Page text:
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07/12/08 10:01 PM ET

Baker bailed out by bullpen in victory

Relievers stifle eighth-inning rally to put pesky Tigers away

DETROIT -- It was a scene that looked eerily reminiscent to one the Twins had already witnessed this season.

Minnesota starter Scott Baker delivered another solid outing against Detroit on Saturday afternoon, and Jesse Crain replaced him on the mound trying to hold onto a close victory in the eighth.

It brought back memories of April 16, when Baker left his start having given up three runs with the Twins leading by a run. Crain struggled, allowing three runs in an inning to take the loss.

"You're always just trying to figure out how to get through them [the Tigers]," Twins manager Ron Gardenhire said. "You just know that they are going to make runs. That's what they do."

The Twins wouldn't make it a repeat performance of that April scene, as the bullpen held on for the team's third straight victory over Detroit on Saturday, 6-5. The win helped pull the club further away from the Tigers, giving them a 6 1/2-game lead over Detroit for second place in the American League Central.

When Baker gave up a two-run homer to start the eighth and cut the lead to two, and Crain came on and let two batters reach to put the go-ahead run at the plate, nerves were certainly rattling in the Twins' dugout.

"A little roller up the middle and then you're like, 'Oh my, here we go,'" Gardenhire said. "Then you walk a guy and the next thing you know, you've got a mess out there. ... When they score, they score touchdowns. So you just have to figure out how to get out of it."

"It always seems like a battle every time we face these guys," Twins closer Joe Nathan said. "This series alone you see three one-run games with these guys. Their lineup is something that's one of those lineups that you really don't pay attention to who is coming up. You know it's going to be three guys that could hurt you at any swing of the bat."

Though it was a scenario similar to one before, this time Baker (6-2) helped create some of his own trouble. He had delivered a stellar outing through seven innings, allowing just two runs -- which came on Matt Joyce's two-run homer to right field in the fourth inning.

But he suffered a hiccup at the start of the eighth with the Twins leading, 6-2. Following a leadoff single to left and a throwing error by Alexi Casilla that put the runner on third, Baker threw a 3-1 fastball to Curtis Granderson that he belted deep to right-center field -- pulling Detroit within two.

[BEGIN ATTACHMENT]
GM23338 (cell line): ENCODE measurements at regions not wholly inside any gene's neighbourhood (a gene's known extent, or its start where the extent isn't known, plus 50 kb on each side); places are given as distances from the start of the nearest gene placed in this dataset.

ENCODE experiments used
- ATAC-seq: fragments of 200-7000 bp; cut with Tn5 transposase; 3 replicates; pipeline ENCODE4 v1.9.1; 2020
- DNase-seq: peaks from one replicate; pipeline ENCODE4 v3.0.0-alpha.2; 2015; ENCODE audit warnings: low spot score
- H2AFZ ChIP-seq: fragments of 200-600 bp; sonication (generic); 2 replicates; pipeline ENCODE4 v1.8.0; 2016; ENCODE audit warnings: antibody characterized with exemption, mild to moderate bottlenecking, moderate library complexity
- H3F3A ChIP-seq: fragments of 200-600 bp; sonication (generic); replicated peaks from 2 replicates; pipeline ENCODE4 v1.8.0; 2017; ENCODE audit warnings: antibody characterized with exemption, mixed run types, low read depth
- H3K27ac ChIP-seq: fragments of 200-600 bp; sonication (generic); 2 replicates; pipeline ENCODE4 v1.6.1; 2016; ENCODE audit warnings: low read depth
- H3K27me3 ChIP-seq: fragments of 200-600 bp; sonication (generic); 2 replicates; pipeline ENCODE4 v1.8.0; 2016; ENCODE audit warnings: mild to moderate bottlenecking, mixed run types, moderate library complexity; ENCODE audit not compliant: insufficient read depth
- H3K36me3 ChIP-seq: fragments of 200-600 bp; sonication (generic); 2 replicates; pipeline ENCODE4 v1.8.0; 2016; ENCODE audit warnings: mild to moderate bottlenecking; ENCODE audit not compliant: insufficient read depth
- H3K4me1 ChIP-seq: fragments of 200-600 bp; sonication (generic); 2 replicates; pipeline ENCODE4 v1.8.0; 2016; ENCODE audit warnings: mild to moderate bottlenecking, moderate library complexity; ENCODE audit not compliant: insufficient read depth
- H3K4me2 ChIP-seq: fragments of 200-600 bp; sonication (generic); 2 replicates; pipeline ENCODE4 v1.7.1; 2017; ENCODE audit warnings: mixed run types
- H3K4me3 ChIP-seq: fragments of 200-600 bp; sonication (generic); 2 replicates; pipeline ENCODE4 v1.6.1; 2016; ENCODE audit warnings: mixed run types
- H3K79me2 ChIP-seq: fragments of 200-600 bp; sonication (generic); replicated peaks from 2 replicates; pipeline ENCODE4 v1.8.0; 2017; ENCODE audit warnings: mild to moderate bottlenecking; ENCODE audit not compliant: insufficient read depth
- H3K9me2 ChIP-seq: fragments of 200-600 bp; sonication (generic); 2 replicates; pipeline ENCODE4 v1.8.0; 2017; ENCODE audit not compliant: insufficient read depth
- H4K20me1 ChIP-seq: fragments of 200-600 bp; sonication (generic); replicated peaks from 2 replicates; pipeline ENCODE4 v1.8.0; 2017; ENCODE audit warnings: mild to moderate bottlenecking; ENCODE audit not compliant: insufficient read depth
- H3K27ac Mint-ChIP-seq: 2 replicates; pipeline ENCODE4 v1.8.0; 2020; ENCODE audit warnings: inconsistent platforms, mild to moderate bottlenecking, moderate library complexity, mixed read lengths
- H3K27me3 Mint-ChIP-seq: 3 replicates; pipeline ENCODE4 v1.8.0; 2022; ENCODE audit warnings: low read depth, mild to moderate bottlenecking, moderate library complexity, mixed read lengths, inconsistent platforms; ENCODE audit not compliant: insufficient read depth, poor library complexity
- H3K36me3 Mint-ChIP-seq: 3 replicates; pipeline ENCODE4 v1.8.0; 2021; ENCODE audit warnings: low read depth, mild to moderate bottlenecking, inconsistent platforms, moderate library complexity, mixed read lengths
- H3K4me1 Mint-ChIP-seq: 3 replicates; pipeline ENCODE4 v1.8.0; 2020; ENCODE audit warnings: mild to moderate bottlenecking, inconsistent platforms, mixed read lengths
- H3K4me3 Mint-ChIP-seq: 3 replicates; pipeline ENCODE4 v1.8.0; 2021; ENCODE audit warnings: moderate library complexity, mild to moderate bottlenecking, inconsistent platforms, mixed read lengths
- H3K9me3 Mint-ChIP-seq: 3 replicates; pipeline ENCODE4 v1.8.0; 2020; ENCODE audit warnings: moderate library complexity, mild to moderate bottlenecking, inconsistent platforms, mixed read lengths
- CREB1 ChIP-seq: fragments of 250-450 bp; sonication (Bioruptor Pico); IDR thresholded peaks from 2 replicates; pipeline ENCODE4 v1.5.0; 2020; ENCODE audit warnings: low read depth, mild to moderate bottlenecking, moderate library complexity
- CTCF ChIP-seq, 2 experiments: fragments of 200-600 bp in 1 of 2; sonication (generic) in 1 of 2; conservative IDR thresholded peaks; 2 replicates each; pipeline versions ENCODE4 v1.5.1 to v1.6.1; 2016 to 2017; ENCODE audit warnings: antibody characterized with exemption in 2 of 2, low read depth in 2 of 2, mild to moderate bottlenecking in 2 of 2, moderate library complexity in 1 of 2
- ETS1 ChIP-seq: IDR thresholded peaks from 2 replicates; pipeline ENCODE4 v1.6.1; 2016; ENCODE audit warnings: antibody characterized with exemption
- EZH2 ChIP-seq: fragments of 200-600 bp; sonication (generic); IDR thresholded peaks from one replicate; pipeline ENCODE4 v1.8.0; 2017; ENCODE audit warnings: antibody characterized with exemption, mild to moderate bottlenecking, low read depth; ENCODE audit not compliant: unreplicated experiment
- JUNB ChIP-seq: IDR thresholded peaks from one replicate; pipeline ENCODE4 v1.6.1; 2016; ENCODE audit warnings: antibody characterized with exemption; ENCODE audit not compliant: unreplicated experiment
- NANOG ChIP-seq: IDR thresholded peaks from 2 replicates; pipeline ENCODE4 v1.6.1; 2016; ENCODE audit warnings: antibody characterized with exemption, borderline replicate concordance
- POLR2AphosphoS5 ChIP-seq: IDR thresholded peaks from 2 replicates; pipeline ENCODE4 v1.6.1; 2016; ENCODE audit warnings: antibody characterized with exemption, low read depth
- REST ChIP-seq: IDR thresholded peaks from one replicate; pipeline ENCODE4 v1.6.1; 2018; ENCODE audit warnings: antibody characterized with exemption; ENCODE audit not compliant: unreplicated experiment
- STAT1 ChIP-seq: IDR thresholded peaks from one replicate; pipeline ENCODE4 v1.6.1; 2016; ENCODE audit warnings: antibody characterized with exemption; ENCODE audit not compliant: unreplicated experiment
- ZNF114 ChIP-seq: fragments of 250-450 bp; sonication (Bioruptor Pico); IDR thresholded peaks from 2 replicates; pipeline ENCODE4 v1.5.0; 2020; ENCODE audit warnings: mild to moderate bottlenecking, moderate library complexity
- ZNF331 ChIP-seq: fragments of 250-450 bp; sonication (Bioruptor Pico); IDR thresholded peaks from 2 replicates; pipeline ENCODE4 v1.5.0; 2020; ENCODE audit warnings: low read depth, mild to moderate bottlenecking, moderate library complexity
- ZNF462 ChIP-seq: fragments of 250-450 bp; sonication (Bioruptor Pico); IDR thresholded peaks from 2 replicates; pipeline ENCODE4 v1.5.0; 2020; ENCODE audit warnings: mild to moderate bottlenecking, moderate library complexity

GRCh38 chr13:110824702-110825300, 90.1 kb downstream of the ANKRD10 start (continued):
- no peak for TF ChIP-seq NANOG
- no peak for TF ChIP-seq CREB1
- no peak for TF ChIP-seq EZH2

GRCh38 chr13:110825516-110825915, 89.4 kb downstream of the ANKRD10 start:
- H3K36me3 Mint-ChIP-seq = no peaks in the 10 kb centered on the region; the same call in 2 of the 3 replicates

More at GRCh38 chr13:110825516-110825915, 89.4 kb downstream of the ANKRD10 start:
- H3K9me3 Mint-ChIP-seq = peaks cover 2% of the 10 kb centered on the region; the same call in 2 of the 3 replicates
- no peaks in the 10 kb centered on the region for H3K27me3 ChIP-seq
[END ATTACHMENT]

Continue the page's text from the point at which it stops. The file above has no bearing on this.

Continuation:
"It's just one of those pitches that after you throw it, you're like, 'Why did I throw it?'" Baker said. "In that situation and that count, he's just too good of a hitter to be throwing that pitch."

Baker stood by the dugout rail after exiting following the home run, and couldn't help but hide his face in his towel when more trouble began to unfold.

After Crain suffered his early troubles, he then got Miguel Cabrera to strike out swinging for the first out of the inning. But the drama wasn't over yet. Left-hander Dennys Reyes came in, and a wild pitch advanced the runners to second and third. A groundout by Joyce would score a run to put Detroit within one, 6-5. Gardenhire called on Brian Bass to come in and face Marcus Thames, who grounded out to end the inning.

It was then another one-run lead to save for Nathan, who came into the game 25-for-25 in save opportunities against Detroit. And he kept his record perfect.

After needing just nine pitches to record the save Friday night, this one would not be as easy for Nathan. He battled through an eight-pitch at-bat with Gary Sheffield before getting him to strike out swinging. He then walked Brandon Inge on five pitches. But two straight strikeouts handed him season save No. 27.

The Twins stormed out to a four-run lead thanks to Brendan Harris. After shuffling positions shortly before the game, moving from third base to shortstop due to Nick Punto's injury, Harris came up with his biggest offensive day of the season.

He went 3-for-3 with a home run and four RBIs, tallying one in each of his four plate appearances. Harris singled in the first two Twins runs off Tigers left-hander Nate Robertson, one in the second and one in the fourth.

With the game knotted at 2 in the seventh, Harris' solo homer to right field put the Twins back on top. Joe Mauer's fifth home run of the season, a two-run shot to the opposite field later that inning, helped extend the lead.

Harris added an insurance run in the eighth inning, when Delmon Young scored from third on the shortstop's sac fly to center. It turned out to be a critical run with the trouble that followed.

"I've been swinging it [the bat] better the last month, and I've been feeling pretty good -- albeit sometimes they still aren't falling," Harris said. "So today was a long time coming. It felt pretty good."

Perhaps even a better feeling for the entire team is that it enters Sunday's finale in Detroit with a chance at a winning record on the road trip. It was a situation that seemed highly unlikely following a frustrating three-game sweep in Boston.

"That's a comeback," Gardenhire said. "You just think about a couple big hits here and there and, if our bullpen gets the outs they are supposed to at the end of the second game, it could have been a super road trip already. But we'll just keep playing, and it's fun right now because they are really getting after it."

Kelly Thesier is a reporter for MLB.com. This story was not subject to the approval of Major League Baseball or its clubs.